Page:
miércoles, 12 de abril de 2017

scalp-ear-nipple syndrome - Genetics Home Reference

scalp-ear-nipple syndrome - Genetics Home Reference

Genetics Home Reference, Your Guide to Understanding Genetic Conditions

scalp-ear-nipple syndrome

Scalp-ear-nipple syndrome, as its name suggests, is a condition characterized by abnormalities of the scalp, ears, and nipples. Less frequently, affected individuals have problems affecting other parts of the body. The features of this disorder can vary even within the same family.
Babies with scalp-ear-nipple syndrome are born with a condition called aplasia cutis congenita, which involves patchy abnormal areas (lesions) on the scalp. These lesions are firm, raised, hairless nodules that resemble open wounds or ulcers at birth, but that heal during childhood.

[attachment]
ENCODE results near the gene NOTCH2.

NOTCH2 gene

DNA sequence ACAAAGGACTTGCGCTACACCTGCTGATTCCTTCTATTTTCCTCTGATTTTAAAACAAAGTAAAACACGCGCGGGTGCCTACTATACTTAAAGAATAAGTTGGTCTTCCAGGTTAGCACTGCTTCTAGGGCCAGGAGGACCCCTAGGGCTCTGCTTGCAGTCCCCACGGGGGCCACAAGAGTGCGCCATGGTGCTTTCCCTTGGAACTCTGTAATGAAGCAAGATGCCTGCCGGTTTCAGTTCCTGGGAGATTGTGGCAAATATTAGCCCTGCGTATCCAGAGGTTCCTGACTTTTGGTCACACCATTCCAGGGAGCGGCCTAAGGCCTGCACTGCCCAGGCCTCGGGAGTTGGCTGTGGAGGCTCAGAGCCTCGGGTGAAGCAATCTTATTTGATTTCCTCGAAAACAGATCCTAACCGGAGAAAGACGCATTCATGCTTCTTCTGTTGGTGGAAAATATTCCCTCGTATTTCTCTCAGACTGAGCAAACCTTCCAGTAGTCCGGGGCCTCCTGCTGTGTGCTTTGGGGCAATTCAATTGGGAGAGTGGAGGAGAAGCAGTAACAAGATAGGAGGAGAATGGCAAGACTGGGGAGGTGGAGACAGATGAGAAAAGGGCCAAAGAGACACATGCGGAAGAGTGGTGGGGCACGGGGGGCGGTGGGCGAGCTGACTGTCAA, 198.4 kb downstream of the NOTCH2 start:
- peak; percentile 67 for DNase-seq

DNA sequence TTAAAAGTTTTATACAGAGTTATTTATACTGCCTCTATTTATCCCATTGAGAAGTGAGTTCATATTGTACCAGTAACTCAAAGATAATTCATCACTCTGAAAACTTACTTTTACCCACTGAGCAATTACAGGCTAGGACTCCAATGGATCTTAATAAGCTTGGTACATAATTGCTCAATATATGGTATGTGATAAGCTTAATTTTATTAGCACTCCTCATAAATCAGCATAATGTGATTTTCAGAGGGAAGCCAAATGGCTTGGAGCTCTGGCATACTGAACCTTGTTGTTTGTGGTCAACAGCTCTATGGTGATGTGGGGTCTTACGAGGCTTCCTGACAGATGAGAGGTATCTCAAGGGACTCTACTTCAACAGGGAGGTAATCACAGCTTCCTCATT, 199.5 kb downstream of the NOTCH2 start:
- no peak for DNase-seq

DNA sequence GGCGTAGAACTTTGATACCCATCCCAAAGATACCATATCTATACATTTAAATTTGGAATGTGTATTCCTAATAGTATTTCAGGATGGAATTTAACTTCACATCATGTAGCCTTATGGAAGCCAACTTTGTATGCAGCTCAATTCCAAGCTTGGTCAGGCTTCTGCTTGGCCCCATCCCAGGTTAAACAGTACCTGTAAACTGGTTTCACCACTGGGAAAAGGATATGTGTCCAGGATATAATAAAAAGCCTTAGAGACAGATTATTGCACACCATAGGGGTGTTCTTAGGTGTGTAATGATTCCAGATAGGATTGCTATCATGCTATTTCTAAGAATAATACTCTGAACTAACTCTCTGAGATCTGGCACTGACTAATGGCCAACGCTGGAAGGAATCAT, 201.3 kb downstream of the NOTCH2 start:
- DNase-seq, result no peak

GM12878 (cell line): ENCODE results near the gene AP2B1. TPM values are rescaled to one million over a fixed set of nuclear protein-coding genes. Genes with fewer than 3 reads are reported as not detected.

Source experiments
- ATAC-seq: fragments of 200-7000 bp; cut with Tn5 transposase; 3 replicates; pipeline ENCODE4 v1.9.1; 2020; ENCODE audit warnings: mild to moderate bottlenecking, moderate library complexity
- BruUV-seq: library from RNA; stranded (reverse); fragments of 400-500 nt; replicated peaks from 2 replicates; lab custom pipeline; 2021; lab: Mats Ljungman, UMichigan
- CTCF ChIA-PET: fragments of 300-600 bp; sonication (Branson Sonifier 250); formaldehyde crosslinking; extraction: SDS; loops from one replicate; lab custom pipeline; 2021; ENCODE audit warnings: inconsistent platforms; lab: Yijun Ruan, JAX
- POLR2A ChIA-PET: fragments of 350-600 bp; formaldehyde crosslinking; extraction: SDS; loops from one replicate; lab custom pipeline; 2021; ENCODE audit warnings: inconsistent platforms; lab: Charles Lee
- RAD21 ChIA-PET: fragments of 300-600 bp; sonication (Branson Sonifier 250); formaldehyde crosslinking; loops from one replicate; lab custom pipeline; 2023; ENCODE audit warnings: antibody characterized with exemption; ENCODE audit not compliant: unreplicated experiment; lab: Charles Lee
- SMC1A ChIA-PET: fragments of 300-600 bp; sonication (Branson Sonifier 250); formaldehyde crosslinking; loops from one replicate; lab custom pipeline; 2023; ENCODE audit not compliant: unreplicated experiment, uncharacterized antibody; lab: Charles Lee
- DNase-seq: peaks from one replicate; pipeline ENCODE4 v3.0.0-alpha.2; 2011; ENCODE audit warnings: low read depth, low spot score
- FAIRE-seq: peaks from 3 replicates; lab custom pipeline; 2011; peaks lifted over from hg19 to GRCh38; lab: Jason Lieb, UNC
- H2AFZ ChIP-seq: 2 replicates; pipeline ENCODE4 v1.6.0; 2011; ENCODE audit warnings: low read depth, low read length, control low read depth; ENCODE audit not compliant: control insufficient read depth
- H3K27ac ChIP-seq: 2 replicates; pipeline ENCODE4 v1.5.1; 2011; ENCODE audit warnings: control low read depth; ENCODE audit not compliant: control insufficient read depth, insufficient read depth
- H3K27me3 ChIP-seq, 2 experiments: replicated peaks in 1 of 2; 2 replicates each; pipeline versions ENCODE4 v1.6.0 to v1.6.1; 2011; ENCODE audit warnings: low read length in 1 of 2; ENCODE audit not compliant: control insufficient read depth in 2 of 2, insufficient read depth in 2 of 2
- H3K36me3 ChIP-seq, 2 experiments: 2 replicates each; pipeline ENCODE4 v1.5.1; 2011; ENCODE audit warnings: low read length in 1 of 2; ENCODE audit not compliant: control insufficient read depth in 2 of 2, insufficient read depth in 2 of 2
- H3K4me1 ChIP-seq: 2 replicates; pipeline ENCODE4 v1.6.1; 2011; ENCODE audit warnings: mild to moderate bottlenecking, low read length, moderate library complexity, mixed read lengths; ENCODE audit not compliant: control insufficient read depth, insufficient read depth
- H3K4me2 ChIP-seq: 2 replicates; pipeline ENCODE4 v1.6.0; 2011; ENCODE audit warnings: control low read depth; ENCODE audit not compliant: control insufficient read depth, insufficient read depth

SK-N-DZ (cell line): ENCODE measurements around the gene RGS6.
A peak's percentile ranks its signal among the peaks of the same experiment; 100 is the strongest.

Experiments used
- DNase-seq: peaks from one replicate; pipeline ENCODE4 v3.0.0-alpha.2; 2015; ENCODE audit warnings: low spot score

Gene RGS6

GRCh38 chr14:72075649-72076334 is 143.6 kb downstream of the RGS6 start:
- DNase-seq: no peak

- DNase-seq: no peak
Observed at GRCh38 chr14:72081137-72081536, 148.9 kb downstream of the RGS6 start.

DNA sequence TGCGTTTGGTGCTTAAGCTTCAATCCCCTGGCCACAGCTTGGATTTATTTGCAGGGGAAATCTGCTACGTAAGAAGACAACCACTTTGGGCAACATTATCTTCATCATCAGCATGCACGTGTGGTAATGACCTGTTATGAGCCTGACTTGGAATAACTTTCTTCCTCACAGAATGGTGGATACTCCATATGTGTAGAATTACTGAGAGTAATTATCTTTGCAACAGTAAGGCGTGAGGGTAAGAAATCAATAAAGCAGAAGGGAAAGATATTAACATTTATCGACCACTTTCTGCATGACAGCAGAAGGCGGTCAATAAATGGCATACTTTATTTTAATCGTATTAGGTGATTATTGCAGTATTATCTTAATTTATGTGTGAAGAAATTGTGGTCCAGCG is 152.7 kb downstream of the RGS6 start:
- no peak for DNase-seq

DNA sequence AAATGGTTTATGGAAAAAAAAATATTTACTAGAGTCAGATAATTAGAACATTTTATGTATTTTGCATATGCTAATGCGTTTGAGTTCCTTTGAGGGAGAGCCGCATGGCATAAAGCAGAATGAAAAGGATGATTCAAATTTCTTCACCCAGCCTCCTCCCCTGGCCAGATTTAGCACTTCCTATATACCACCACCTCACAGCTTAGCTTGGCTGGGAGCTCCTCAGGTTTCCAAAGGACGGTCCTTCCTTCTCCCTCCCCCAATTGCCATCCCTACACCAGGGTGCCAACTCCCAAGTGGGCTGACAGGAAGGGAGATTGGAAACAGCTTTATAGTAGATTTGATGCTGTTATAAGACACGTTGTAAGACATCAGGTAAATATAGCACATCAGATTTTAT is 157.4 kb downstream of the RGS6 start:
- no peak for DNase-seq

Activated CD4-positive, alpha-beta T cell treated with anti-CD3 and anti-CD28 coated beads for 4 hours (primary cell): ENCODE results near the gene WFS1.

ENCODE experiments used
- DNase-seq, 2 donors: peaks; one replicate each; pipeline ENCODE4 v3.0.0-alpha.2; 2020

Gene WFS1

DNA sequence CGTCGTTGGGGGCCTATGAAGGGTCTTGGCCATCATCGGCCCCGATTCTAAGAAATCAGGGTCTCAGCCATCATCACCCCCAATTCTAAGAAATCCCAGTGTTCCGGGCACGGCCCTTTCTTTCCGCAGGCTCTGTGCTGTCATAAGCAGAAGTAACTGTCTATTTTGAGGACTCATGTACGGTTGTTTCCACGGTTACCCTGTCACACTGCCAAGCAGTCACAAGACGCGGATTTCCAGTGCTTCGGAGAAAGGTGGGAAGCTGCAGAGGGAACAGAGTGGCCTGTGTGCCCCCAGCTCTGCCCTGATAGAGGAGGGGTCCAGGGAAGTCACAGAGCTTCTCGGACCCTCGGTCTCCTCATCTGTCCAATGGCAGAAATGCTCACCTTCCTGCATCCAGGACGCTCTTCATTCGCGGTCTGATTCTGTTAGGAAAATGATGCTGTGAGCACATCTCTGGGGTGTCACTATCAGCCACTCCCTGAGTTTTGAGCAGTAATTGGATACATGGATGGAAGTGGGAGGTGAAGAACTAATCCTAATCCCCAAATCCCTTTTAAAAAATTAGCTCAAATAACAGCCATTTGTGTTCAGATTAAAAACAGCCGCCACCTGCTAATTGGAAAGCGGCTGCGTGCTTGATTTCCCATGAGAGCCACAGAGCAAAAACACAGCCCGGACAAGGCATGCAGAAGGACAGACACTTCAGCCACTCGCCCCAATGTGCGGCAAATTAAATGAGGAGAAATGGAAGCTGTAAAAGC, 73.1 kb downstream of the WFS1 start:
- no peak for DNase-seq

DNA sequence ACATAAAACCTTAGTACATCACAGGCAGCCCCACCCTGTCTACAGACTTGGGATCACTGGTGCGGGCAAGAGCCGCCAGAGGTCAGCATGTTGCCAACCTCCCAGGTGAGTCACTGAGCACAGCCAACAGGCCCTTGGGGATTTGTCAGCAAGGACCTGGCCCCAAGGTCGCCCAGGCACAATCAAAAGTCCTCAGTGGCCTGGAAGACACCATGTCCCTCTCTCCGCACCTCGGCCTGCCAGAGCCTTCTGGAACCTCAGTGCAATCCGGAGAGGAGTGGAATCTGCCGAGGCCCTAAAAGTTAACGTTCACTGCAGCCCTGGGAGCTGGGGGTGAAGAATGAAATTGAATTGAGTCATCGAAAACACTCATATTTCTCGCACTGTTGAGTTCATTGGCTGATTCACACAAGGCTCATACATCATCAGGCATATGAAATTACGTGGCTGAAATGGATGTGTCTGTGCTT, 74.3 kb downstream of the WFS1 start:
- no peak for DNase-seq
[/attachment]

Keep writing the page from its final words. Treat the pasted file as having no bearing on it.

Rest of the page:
The external ears of people with scalp-ear-nipple syndrome may be small, cup-shaped, folded over, or otherwise mildly misshapen. Hearing is generally normal. Affected individuals also have nipples that are underdeveloped (hypothelia) or absent (athelia). In some cases the underlying breast tissue is absent as well (amastia).
Other features that can occur in this disorder include malformed and brittle fingernails and toenails (nail dystrophy), dental abnormalities including widely-spaced or missing teeth, fusion of the skin between some of the fingers and toes (cutaneous syndactyly), and kidney defects such as underdevelopment (hypoplasia) of one or both kidneys. Unusual facial features, including narrowed openings of the eyes (narrowed palpebral fissures), an increased distance between the inner corners of the eyes (telecanthus), a flat bridge of the nose, and nostrils that open to the front rather than downward (anteverted nares), can also occur in this disorder.

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